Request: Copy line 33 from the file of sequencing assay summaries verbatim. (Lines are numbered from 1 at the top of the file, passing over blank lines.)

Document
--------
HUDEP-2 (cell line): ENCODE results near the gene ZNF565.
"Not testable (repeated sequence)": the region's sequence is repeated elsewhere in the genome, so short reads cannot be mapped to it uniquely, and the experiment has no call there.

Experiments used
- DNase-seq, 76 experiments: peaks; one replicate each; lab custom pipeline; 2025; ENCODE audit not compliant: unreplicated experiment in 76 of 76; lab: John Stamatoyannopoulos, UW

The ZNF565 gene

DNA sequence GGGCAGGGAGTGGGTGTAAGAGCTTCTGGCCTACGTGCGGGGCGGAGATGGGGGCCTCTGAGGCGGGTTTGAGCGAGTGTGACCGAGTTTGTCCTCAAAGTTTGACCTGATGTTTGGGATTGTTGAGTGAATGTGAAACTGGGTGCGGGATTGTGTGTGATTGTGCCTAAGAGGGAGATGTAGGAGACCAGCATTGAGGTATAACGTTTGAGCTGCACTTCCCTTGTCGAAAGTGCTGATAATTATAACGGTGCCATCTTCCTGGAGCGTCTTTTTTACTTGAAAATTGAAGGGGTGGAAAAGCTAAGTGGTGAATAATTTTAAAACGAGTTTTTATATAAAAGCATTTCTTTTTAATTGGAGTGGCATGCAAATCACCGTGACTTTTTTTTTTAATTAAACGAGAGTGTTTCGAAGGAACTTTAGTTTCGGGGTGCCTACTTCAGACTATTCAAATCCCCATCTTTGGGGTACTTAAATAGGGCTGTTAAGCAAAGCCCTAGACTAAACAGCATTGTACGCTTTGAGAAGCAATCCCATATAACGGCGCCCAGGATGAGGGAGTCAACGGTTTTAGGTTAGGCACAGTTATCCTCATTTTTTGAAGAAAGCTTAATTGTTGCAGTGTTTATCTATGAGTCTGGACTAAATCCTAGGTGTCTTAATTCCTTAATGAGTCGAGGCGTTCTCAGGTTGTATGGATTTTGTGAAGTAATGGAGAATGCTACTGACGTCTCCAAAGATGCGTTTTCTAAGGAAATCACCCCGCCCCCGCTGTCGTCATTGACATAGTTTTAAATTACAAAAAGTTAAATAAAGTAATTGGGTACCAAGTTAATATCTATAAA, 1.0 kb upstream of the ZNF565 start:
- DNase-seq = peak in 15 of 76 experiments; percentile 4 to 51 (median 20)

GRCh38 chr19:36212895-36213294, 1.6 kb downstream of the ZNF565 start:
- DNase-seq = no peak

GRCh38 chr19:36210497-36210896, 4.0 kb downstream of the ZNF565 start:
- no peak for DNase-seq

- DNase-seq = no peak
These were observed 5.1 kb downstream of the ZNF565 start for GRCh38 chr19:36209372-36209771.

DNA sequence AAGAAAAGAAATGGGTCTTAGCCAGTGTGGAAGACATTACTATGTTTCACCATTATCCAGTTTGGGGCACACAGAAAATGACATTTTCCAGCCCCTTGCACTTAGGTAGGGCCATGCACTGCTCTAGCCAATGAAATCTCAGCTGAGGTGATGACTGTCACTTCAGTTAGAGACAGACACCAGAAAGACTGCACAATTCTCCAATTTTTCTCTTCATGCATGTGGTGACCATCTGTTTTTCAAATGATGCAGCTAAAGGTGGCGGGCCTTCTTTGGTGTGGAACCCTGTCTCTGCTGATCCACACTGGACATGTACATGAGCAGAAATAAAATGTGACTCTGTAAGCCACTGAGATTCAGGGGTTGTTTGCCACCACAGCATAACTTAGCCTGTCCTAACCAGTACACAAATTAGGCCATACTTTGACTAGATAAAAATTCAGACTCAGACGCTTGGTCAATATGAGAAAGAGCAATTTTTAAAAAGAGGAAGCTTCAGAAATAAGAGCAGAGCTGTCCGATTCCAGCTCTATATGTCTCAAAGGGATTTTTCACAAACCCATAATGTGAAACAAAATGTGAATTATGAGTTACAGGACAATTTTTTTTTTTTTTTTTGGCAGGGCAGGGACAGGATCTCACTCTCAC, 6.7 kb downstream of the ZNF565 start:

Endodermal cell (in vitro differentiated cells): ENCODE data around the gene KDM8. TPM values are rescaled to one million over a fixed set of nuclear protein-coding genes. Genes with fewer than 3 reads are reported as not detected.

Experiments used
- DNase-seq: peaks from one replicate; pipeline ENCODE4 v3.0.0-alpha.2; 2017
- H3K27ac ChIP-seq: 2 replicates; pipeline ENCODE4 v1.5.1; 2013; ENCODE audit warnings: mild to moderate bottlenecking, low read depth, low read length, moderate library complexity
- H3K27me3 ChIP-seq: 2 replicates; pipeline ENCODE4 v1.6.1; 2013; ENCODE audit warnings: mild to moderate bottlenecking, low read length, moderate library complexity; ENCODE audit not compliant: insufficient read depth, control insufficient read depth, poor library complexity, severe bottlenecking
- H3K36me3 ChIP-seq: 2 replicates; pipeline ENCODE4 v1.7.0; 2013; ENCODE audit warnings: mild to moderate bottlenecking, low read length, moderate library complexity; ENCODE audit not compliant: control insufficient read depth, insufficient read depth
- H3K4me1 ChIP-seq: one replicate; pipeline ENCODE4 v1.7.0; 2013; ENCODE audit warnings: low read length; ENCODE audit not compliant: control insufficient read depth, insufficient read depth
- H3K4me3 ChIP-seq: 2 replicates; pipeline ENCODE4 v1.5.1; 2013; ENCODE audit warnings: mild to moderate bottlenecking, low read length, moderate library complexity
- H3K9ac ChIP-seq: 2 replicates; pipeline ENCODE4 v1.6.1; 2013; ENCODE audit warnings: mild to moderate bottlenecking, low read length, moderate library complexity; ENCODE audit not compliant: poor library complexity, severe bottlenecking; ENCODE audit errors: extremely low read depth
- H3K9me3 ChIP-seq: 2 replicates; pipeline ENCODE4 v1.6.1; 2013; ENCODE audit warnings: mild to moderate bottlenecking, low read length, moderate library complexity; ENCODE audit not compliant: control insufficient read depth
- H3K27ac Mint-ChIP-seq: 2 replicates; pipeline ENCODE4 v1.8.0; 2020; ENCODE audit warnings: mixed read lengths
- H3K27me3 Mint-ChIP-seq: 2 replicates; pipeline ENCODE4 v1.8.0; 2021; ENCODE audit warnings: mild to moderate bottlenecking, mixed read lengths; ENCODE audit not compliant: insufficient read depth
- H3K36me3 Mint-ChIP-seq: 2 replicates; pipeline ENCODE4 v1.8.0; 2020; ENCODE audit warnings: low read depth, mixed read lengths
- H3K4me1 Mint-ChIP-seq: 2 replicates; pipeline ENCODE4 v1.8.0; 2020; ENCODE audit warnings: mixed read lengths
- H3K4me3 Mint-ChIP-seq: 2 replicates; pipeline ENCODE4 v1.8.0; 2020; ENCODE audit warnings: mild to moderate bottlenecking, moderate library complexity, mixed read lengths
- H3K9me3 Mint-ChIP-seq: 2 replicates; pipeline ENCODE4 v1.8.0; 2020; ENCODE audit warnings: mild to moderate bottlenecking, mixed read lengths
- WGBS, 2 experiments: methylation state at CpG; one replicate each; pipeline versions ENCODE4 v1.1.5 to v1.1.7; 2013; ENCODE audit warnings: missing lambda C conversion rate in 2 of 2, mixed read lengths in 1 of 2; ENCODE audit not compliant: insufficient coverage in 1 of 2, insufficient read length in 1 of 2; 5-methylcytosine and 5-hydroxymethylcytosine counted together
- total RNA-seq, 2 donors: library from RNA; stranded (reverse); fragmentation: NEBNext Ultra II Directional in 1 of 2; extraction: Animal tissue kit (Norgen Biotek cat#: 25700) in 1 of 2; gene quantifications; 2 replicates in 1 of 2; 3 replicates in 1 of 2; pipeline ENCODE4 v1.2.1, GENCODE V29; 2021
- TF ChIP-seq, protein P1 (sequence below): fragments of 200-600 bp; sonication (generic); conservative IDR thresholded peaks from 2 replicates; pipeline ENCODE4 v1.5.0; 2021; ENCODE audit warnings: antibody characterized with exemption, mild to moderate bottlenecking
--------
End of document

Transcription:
- TF ChIP-seq, protein P1 (sequence below): fragments of 200-600 bp; sonication (generic); conservative IDR thresholded peaks from 2 replicates; pipeline ENCODE4 v1.5.0; 2021; ENCODE audit warnings: antibody characterized with exemption, mild to moderate bottlenecking